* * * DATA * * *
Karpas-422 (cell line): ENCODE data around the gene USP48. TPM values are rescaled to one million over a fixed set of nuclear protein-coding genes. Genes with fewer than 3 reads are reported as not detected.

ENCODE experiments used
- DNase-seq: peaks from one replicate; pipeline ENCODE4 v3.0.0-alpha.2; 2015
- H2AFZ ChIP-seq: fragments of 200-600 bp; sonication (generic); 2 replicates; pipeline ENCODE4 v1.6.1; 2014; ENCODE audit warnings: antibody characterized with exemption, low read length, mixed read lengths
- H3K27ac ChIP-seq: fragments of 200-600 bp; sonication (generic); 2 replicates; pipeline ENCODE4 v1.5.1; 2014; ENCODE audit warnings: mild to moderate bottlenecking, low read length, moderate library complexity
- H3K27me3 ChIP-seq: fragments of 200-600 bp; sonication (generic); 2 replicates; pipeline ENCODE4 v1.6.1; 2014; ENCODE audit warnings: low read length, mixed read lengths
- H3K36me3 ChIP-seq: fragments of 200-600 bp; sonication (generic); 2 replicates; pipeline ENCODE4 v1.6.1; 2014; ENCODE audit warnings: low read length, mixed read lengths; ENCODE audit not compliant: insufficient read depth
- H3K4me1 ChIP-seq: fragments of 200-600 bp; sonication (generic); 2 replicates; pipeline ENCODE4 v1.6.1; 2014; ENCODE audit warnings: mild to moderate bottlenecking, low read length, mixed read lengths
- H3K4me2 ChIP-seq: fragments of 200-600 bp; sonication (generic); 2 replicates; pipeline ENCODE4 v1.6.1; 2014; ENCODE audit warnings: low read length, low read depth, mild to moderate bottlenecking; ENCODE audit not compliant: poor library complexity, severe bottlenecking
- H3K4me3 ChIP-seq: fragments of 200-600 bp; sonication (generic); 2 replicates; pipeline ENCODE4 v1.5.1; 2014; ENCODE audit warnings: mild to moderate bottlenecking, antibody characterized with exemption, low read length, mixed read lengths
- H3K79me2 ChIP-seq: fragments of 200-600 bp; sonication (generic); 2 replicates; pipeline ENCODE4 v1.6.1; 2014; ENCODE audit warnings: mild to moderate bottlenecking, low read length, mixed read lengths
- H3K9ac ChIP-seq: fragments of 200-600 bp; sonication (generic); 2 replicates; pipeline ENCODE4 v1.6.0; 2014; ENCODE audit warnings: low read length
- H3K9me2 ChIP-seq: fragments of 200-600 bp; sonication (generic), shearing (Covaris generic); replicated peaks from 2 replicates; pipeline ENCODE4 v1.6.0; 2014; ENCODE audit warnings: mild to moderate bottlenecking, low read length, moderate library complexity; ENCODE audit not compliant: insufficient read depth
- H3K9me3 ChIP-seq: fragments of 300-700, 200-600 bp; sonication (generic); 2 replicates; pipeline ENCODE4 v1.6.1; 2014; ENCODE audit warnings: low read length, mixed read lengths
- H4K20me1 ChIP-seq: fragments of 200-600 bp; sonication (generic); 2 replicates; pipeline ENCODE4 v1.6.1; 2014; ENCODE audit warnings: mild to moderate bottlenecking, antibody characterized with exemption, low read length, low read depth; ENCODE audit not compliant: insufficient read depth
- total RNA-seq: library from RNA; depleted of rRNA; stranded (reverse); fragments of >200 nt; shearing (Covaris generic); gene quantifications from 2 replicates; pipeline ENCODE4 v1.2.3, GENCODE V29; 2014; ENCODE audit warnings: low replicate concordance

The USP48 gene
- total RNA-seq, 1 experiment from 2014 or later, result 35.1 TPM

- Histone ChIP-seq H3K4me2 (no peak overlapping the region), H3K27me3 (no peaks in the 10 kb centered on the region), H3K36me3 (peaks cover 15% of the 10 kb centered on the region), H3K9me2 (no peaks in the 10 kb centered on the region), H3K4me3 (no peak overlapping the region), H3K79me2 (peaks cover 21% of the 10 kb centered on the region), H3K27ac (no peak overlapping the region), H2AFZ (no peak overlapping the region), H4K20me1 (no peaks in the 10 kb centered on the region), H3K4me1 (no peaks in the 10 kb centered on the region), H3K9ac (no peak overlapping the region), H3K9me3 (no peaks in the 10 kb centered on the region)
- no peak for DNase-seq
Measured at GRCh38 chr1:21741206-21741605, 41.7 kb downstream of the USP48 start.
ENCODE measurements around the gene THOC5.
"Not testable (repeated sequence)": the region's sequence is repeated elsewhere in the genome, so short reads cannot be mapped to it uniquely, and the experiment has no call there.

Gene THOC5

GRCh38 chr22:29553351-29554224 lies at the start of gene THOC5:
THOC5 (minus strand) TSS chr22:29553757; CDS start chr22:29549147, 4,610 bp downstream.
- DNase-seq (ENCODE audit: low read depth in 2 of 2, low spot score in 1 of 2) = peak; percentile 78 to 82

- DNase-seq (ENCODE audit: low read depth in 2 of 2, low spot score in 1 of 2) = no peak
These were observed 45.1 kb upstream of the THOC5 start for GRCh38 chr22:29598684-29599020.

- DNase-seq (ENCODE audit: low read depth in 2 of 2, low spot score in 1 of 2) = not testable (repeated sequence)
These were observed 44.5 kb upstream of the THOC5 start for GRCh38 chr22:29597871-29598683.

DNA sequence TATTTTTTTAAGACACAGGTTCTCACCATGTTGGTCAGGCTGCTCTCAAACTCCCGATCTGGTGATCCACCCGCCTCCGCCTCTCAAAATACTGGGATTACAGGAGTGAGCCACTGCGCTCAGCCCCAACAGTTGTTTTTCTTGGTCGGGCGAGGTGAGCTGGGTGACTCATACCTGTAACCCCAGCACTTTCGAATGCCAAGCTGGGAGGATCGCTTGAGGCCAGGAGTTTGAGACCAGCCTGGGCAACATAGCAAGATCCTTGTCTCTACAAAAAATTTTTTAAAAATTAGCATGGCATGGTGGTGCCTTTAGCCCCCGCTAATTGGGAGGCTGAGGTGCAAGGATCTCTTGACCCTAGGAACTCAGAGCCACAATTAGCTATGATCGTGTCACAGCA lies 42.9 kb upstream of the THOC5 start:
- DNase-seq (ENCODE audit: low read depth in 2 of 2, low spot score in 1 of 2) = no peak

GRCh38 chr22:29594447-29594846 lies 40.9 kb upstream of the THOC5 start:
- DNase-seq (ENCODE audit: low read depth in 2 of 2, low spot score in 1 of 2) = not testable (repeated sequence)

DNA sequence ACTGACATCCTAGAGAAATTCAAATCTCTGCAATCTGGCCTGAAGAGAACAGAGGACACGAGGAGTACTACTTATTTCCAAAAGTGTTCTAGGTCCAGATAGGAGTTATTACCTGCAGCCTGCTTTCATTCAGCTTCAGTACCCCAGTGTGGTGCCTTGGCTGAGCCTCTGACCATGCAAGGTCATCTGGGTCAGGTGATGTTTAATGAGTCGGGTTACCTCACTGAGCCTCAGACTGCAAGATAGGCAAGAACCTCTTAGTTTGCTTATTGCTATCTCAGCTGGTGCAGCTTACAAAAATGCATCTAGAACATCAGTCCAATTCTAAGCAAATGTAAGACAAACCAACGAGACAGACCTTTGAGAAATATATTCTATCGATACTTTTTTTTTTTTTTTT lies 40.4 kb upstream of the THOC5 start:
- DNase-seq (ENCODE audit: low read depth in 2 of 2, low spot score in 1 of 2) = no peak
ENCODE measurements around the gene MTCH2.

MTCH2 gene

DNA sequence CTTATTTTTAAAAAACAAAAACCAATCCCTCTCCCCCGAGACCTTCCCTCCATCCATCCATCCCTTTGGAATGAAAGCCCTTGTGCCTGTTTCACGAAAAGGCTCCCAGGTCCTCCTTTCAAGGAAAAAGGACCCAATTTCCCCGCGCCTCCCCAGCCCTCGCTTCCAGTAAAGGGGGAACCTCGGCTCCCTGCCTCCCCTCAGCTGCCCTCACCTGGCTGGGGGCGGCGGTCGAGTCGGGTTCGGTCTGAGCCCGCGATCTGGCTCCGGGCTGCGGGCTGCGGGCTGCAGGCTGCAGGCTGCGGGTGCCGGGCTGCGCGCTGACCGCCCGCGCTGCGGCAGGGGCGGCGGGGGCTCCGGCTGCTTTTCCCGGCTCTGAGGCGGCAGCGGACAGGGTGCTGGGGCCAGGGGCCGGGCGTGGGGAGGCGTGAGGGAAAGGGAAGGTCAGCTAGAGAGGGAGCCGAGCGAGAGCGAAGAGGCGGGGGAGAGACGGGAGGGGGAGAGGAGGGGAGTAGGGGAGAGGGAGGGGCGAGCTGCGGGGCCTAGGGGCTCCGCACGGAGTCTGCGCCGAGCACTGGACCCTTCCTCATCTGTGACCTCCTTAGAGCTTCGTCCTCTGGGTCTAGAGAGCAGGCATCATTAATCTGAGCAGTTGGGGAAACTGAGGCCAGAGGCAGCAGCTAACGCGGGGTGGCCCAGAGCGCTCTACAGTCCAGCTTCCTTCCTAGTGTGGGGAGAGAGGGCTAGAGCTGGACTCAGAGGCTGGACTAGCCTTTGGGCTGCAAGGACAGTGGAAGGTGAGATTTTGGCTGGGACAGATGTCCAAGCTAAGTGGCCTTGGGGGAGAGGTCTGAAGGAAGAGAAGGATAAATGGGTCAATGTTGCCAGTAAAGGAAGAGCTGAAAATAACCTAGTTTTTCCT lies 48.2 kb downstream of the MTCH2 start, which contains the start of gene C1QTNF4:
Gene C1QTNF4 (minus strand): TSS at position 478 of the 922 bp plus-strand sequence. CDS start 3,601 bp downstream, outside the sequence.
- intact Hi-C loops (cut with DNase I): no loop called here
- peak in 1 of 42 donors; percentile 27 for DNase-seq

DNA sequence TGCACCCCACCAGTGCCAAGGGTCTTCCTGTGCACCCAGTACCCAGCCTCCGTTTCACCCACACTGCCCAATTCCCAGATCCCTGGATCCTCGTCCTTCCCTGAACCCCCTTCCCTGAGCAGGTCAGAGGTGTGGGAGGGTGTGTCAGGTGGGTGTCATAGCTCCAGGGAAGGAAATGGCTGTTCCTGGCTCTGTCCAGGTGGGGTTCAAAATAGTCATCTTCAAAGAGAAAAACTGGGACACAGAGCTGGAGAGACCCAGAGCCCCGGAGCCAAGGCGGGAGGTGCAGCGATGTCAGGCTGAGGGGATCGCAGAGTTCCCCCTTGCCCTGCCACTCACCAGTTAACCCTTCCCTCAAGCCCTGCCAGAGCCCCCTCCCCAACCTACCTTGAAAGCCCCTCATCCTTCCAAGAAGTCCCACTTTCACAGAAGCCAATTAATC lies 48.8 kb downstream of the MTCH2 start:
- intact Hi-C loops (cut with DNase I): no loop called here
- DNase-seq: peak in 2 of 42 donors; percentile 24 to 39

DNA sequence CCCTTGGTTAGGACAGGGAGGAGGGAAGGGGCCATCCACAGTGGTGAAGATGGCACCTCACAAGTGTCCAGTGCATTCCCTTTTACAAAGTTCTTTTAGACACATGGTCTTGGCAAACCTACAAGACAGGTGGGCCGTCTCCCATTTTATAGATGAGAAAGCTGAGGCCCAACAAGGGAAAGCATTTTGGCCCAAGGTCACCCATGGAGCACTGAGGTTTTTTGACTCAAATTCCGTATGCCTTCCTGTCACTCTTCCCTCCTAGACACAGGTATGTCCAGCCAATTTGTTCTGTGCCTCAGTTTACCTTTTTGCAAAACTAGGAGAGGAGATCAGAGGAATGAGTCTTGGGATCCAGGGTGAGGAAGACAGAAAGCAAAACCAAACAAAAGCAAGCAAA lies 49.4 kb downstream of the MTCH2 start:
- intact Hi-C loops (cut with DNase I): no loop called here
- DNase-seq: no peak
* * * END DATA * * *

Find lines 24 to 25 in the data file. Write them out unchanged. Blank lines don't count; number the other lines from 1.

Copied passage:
Gene THOC5

GRCh38 chr22:29553351-29554224 lies at the start of gene THOC5: